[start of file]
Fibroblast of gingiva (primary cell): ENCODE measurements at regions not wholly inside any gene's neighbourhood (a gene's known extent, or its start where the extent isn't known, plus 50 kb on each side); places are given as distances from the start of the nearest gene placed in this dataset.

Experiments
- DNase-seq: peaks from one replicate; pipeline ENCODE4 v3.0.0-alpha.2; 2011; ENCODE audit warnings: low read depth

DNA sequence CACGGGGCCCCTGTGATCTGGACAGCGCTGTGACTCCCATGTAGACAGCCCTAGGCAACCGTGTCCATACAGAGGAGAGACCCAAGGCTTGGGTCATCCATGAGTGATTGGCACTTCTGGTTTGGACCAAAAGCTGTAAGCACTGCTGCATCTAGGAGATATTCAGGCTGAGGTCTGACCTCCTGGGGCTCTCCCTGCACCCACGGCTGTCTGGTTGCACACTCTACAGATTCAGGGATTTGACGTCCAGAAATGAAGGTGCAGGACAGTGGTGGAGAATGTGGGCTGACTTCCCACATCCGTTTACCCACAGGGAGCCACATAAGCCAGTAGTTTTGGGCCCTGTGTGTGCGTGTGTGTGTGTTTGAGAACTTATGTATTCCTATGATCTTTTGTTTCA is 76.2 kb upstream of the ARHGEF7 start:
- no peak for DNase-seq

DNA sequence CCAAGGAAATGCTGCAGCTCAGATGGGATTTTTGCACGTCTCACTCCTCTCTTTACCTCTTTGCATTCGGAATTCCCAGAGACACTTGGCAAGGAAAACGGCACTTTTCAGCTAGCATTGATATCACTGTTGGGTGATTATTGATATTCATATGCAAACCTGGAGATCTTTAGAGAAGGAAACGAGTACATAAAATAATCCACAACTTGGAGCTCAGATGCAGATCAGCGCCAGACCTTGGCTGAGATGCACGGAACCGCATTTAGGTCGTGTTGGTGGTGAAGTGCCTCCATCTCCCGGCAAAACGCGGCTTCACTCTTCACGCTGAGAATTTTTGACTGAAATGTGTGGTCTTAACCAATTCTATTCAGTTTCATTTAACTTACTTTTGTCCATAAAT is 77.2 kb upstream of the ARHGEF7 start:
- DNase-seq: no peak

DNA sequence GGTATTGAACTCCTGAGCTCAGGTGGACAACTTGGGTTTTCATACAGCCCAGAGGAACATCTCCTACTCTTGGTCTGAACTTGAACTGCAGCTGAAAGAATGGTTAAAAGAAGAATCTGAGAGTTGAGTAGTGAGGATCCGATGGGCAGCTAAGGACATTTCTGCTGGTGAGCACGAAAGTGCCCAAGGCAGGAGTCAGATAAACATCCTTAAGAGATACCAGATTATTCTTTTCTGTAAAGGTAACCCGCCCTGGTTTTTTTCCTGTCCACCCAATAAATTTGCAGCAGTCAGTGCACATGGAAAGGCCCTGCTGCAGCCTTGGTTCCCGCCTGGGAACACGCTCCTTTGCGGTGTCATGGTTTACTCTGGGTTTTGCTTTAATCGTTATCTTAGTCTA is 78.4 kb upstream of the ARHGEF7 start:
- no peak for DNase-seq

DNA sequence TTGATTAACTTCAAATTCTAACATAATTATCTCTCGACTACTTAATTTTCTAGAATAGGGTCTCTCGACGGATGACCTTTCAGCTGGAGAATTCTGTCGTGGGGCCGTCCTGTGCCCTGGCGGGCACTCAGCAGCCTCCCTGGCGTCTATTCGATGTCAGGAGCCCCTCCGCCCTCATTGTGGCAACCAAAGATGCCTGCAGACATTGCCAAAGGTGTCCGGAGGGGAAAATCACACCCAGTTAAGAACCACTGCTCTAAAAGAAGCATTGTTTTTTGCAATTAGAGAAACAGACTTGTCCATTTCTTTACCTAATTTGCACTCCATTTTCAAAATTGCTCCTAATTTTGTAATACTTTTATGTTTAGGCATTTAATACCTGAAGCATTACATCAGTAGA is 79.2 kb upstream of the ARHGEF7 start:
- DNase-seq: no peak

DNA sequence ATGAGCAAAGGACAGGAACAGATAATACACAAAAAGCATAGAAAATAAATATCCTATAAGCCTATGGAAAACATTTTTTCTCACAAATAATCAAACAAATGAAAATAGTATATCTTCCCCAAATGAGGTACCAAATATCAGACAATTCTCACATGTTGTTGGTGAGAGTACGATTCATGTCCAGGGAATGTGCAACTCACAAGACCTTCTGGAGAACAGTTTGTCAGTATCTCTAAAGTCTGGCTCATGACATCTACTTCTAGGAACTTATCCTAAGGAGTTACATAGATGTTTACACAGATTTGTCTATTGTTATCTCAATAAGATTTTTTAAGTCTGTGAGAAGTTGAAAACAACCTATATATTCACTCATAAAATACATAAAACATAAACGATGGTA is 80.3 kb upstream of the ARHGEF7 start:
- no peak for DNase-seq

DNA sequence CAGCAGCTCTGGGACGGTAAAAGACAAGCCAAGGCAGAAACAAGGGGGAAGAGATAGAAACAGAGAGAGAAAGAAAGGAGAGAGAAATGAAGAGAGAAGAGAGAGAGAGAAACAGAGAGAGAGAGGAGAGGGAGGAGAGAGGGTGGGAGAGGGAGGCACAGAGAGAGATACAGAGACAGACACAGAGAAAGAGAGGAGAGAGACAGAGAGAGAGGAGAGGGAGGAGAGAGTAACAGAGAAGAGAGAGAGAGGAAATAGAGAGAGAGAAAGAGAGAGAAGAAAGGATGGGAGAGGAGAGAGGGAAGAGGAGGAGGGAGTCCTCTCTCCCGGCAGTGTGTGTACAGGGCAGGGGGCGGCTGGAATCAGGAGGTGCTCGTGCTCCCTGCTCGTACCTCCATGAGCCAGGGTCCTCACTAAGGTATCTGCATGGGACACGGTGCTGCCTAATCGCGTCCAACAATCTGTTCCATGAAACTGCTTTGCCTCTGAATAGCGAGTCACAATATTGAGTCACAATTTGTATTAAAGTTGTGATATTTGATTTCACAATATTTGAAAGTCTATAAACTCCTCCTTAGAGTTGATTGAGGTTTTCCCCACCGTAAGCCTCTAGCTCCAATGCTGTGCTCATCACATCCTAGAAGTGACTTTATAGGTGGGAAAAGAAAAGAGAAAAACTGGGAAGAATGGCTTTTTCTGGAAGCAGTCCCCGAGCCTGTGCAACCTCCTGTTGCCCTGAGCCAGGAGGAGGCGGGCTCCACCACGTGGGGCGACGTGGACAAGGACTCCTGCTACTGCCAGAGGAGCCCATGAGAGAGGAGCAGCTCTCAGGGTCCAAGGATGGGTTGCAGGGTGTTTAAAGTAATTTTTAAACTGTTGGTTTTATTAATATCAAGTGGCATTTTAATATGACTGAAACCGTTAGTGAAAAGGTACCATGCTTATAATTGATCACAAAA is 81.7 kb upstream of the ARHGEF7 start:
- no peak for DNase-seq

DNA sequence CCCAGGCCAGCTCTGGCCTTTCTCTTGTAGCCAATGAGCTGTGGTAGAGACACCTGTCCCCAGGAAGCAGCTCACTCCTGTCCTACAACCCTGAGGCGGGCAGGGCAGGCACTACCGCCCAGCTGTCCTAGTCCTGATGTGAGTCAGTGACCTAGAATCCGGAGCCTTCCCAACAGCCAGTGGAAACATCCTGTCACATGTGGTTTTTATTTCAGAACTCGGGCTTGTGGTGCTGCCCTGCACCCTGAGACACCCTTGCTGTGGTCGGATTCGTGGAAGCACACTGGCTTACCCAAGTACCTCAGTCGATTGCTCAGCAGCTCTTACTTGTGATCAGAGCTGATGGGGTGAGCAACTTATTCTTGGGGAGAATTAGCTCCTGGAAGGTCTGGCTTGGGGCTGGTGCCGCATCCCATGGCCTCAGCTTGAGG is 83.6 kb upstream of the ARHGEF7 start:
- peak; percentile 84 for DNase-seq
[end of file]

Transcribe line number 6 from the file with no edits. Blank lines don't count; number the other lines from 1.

DNA sequence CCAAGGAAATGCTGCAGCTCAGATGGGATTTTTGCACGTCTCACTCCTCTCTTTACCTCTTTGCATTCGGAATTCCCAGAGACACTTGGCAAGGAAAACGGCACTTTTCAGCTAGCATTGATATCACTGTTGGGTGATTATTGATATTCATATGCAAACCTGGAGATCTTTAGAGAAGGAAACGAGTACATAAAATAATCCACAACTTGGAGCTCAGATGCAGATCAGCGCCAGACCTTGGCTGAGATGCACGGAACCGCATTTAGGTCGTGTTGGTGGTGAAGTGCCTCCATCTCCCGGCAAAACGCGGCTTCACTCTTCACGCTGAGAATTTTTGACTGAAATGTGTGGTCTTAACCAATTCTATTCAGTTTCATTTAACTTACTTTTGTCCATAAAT is 77.2 kb upstream of the ARHGEF7 start: